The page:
To test the sort fidelity of the fractions produced by each of the configurations, we sorted IgA+ and IgA bacterial populations from SPF mouse stool (Fig. 1a). These fractions were then analysed using the same parameters to determine the percentage of bacteria that were retained within defined sort gates. All three FACS configurations enabled > 90% sort purity for both IgA+ and IgA fractions (Fig. 1c). This is in contrast to magnetic-activated cell separation (MACS), an alternative sorting modality which performed poorly with purities of 37.1–42.9% for the IgA+ fraction (Fig. 1d, e). The FACS configuration utilising the 100 μm nozzle produced the highest sort purities in both IgA+ and IgA fractions, followed by the 85 μm nozzle at 30 psi (Fig. 1c). Practically, the low pressure required for the 100 μm nozzle reduces the flow rate and throughput by ~ 70%. Given that a minimum of 400,000 cells are required per fraction for downstream sequencing applications, the 85 μm with 30 psi configuration is vastly more time effective whilst maintaining high viability and sort purities. We also found this configuration allowed for sensitive sort control that, if desired, allows for finer grain collection of IgA+ subpopulations for instance IgAbright and IgAdim fractions (Fig. S2). This configuration was selected for downstream IgA-Seq.

As a final test of the precision of our sorting approach, we devised an experiment to specifically isolate an IgA+ strain from a complex stool microbiota. We once again took advantage of our ability to coat B. theta VPI-5482 with mouse IgA in a strain-specific manner, which we stained separately before spiking into an unstained faecal suspension prepared from SPF wild-type C57BL/6 mice (Fig. 2a). Though some members of the faecal microbiota are coated by endogenous host IgA, because the faecal suspension was not stained, only the PE anti-mouse IgA stained B. theta VPI-5482 culture should be isolated with this approach. B. theta VPI-5482 was not found in the SPF stool without spike-in and comprised roughly 12.5% of the whole community in the spiked stool mixture, and high sort purities were achieved for both the IgA+ (97.4–99.4%) and IgA fractions (97.3–100%) across three replicate sorts (Fig. 2b). 16S rRNA gene sequencing was performed on the complex stool community prior to the addition of B. theta VPI-5482, and in addition to the IgA+ fractions after three sorts from the same spiked sample. Genomic DNA from B. theta was included as a positive control. As a contamination check, sheath fluid and an extraction blank (no sample added) were also included as controls, but these contained undetectable quantities of DNA and did not produce a viable library. Whilst endogenous Bacteroides species are present in the faecal microbiota (Fig. 2c), amplicon sequence variant (ASV) level analysis confirmed that strain VPI-4582 is absent from C57BL/6 mice (Fig. 2d). The IgA+ fractions were comprised almost entirely of B. theta VPI-5482 (ASV399, 98.4–99.6%; Fig. 2c, d) and lacked any additional unstained taxa observed in the complex community. This demonstrates that our optimised protocol can sort IgA bound bacteria from a complex gut microbiome with high accuracy.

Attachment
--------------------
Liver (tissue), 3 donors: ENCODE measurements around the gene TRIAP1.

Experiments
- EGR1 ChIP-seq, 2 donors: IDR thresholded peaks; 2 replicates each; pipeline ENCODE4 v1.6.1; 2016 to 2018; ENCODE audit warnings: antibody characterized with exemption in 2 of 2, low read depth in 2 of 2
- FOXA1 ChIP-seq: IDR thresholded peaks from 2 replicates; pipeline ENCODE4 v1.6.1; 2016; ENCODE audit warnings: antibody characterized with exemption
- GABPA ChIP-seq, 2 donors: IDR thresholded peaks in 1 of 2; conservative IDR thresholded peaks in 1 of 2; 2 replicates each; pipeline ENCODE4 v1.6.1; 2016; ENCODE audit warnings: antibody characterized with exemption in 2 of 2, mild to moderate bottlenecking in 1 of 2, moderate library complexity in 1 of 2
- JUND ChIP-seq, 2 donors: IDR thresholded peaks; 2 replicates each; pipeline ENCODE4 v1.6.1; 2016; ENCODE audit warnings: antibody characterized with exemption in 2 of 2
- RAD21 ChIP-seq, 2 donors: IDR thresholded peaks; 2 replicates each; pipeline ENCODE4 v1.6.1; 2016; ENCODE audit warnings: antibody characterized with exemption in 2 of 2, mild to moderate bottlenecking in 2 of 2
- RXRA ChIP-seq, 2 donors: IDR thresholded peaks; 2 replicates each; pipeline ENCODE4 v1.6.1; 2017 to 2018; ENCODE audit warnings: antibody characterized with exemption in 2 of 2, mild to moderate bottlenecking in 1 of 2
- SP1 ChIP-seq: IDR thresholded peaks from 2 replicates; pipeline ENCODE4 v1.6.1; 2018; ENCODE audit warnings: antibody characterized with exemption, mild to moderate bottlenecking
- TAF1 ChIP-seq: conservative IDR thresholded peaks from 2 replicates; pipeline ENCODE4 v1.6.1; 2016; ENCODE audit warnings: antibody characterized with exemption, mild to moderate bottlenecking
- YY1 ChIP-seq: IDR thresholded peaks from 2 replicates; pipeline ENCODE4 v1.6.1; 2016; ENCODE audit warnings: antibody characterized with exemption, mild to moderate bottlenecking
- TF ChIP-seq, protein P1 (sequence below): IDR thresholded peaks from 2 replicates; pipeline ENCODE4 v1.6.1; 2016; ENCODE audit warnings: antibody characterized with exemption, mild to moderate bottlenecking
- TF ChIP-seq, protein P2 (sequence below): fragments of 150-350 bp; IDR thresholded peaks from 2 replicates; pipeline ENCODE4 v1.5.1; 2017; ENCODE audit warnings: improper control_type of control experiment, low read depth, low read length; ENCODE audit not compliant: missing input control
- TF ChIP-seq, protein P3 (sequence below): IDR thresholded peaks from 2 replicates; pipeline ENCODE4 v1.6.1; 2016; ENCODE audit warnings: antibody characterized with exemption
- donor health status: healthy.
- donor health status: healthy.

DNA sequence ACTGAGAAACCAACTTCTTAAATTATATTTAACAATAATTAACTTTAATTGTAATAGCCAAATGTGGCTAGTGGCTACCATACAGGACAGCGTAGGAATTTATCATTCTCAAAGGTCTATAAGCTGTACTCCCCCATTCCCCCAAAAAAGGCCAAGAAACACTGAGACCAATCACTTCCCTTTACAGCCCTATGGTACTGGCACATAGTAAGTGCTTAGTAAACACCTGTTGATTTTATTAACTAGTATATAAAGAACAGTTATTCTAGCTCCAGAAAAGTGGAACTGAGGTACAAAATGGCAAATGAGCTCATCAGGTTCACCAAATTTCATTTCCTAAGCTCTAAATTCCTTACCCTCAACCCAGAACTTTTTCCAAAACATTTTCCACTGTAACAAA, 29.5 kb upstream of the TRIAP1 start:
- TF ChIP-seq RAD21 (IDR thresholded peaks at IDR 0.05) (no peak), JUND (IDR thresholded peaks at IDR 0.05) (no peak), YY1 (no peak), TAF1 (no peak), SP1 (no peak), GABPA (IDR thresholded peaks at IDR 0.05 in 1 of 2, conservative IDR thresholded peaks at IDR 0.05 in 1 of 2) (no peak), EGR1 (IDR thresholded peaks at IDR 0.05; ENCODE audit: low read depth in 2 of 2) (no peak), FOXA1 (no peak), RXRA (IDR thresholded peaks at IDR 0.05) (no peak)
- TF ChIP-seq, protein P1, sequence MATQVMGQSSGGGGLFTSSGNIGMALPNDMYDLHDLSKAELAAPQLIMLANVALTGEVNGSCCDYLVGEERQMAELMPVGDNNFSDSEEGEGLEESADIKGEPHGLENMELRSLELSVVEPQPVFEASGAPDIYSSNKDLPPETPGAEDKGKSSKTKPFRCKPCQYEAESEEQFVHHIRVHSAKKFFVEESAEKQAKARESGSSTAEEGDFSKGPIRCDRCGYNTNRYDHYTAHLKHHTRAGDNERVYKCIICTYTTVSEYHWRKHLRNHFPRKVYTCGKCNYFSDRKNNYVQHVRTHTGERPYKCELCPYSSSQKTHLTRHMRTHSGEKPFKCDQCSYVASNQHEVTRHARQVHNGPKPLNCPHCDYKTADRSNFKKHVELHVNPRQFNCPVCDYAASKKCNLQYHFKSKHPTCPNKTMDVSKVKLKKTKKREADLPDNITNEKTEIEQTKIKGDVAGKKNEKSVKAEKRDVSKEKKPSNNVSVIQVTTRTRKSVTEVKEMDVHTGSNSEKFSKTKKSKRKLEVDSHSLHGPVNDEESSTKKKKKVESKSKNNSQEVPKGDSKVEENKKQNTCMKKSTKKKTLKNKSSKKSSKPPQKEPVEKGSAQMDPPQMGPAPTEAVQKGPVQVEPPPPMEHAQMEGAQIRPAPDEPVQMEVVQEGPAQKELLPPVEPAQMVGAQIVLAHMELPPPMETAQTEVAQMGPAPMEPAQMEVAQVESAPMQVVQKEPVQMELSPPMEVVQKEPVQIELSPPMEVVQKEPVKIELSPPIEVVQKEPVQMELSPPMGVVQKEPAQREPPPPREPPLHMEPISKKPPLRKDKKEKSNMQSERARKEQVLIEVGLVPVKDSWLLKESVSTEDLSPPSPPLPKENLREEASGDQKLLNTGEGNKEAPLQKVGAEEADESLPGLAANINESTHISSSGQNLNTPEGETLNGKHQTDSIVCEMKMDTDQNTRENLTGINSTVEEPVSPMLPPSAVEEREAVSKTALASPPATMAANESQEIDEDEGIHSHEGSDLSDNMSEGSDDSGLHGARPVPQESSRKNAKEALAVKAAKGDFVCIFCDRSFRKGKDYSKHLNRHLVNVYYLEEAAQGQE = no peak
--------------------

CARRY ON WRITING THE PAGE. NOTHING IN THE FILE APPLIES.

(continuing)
Fig. 2

Testing IgA-Seq specificity in a complex faecal microbial community. Culture-grown Bt VPI-5482 was stained with mouse anti-Bt VPI-4582 IgA (clone 255.4) and rat anti-mouse IgA (PE, clone mA-6E1), then spiked into an unstained faecal suspension prepared from SPF C57BL/6J mice with a complex microbiota. a Experimental design and sort setup, gated on SYBR+ cells. b Sorts repeated on the same Bt-stool suspension to generate technical triplicates. Left: percentage of IgA+ bacteria in the pre-sorted sample, IgA+ and IgA fractions. Right: purity check on the collected fractions. Lines represent means with SEM. c Taxa abundances based on 16S rRNA gene sequencing of a complex stool microbiome (triplicate sequencing replications stool 1–3), triplicate sorted IgA+ fractions (sort 1–3) and Bt genomic DNA (Bt gDNA). Top 10 genera are shown. d Relative abundance of Bt VPI-5482 (ASV399) in sorted samples